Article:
Staff Publications

Staff Publications

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    'Staff publications' is the digital repository of Wageningen University & Research

    'Staff publications' contains references to publications authored by Wageningen University staff from 1976 onward.

    Publications authored by the staff of the Research Institutes are available from 1995 onwards.

    Full text documents are added when available. The database is updated daily and currently holds about 240,000 items, of which 72,000 in open access.

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Record number 507122
Title Additive or interactive accumulation in the life course : A study of life course effects on well-being
Author(s) Mandemakers, J.J.
Event Dag van de Sociologie - Dutch Sociology Day, Tilburg, 2016-06-09/2016-06-09
Department(s) Sociology of Consumption and Households
WASS
Publication type Contribution in proceedings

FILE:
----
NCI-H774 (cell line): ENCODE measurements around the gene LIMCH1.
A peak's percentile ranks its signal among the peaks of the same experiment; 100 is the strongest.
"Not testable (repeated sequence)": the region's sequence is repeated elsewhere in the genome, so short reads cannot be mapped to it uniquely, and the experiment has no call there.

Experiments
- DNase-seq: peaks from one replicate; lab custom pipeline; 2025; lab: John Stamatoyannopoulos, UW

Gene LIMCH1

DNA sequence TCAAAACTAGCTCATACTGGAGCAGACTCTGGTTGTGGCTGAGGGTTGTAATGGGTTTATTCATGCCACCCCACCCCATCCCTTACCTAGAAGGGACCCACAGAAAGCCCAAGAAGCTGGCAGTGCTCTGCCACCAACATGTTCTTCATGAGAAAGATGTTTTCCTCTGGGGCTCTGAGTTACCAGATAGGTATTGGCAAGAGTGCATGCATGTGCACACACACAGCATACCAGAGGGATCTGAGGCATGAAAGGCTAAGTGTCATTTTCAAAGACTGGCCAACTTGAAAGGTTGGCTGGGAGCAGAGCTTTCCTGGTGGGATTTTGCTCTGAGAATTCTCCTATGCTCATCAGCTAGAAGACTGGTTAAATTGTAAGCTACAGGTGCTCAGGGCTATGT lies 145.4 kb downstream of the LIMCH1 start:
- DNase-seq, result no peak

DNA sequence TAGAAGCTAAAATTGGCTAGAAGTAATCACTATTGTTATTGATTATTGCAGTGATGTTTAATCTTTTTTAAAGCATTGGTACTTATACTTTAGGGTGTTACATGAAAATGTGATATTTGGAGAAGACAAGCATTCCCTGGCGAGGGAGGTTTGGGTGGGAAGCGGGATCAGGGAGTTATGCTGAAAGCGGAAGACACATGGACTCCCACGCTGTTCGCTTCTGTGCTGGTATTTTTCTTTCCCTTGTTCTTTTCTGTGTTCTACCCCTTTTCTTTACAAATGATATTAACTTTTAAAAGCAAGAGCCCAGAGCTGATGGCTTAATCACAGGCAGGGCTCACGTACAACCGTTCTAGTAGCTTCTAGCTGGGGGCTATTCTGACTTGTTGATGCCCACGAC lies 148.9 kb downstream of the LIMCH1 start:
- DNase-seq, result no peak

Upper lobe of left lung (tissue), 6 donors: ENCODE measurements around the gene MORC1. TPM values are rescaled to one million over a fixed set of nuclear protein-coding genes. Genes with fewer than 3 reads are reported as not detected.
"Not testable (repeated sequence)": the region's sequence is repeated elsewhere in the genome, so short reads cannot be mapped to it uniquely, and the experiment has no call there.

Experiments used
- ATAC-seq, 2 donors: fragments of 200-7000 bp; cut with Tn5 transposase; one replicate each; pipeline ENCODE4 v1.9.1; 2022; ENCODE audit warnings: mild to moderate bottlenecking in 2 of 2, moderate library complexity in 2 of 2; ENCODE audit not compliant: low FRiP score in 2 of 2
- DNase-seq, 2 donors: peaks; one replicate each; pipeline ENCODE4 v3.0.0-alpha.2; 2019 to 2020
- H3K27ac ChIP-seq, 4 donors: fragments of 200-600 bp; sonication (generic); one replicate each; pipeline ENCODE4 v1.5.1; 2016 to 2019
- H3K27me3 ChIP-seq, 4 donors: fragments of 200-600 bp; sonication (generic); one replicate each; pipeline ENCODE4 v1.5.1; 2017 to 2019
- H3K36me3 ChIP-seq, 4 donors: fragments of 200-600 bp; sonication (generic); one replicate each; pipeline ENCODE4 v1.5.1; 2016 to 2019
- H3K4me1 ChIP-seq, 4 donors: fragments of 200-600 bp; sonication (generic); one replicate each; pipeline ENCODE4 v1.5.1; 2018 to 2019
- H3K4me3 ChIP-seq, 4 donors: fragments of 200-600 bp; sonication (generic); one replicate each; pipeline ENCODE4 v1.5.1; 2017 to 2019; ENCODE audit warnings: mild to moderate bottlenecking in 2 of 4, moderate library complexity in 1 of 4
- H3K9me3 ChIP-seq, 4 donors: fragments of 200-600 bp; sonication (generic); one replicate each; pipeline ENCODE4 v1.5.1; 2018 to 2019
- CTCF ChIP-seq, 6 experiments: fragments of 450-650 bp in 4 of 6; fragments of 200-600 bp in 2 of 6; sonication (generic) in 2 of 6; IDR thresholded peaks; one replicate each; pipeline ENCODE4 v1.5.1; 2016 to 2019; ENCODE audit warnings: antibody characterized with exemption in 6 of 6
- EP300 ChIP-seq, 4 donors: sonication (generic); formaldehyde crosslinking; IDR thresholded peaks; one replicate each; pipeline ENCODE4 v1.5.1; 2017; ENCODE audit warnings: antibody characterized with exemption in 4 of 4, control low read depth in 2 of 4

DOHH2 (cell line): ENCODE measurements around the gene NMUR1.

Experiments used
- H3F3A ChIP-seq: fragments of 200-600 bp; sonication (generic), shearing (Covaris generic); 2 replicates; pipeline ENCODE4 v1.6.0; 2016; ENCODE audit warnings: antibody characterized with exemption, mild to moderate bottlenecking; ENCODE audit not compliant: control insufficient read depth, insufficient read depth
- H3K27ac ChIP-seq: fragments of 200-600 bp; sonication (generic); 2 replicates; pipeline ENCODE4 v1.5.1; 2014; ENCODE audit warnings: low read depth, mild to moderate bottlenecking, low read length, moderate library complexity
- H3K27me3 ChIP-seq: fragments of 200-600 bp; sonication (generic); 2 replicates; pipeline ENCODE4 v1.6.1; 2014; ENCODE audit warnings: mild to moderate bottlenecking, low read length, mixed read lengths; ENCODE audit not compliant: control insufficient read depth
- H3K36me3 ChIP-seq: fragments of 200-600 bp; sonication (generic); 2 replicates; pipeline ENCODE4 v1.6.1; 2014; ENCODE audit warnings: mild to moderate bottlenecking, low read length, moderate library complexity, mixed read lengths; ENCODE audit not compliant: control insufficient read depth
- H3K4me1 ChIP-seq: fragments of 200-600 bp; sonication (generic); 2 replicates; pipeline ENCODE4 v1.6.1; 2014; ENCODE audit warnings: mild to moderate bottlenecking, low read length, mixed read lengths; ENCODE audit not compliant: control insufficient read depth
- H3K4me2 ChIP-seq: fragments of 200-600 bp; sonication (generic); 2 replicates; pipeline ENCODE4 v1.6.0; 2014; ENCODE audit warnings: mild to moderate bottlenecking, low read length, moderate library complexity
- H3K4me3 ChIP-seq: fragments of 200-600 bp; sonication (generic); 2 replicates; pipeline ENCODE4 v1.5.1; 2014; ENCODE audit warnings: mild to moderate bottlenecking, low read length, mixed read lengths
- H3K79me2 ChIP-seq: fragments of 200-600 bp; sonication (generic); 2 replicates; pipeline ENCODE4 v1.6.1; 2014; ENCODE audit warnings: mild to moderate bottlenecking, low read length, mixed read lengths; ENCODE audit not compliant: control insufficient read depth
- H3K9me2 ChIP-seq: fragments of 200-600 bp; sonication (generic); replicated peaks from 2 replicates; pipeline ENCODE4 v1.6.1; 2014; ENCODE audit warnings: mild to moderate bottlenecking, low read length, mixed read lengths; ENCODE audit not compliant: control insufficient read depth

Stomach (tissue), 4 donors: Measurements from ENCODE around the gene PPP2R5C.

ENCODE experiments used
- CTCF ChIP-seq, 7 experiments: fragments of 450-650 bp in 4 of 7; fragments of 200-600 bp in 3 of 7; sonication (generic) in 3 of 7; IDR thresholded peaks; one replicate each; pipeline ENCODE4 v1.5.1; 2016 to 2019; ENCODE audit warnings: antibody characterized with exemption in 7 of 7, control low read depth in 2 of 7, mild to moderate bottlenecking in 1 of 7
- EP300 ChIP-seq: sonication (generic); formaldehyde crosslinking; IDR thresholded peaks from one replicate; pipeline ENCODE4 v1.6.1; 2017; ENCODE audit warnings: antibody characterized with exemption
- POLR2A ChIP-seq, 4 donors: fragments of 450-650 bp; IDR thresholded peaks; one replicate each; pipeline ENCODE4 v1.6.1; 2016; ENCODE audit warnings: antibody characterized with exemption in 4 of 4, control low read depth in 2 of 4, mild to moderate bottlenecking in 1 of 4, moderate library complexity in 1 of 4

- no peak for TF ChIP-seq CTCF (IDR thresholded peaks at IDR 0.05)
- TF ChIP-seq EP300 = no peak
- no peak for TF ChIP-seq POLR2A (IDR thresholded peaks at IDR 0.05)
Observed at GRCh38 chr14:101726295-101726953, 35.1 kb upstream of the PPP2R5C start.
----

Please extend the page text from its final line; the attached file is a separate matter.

Publication year 2016
Abstract This paper focuses on the impact of three major life course transitions (partner separation, unemployment, disability) on well-being. A long tradition of research has documented negative effects of these transitions on well-being. We re-examine these effects using a large four- wave longitudinal dataset in the Netherlands (NKPS). In addition, we examine whether the simultaneous occurrence of two or more transitions has a stronger effect on well-being compared to the effects of the sum of each transition. In the former case, effects can be regarded as interactive, in the latter case, effects are cumulative. We present several theoretical arguments for these competing hypotheses and we test these hypotheses using interaction effects. In a second step, we examine variability in the effect of the three examined life course transitions on well-being (MHI-5) using interactions with sex, age, and educational level. We find that the three delineated life course effects all have an expected negative impact on well-being with divorce and disability onset having the strongest impact. These effects are not-cumulative as there is evidence for interactive effects. We further find no evidence for moderation.
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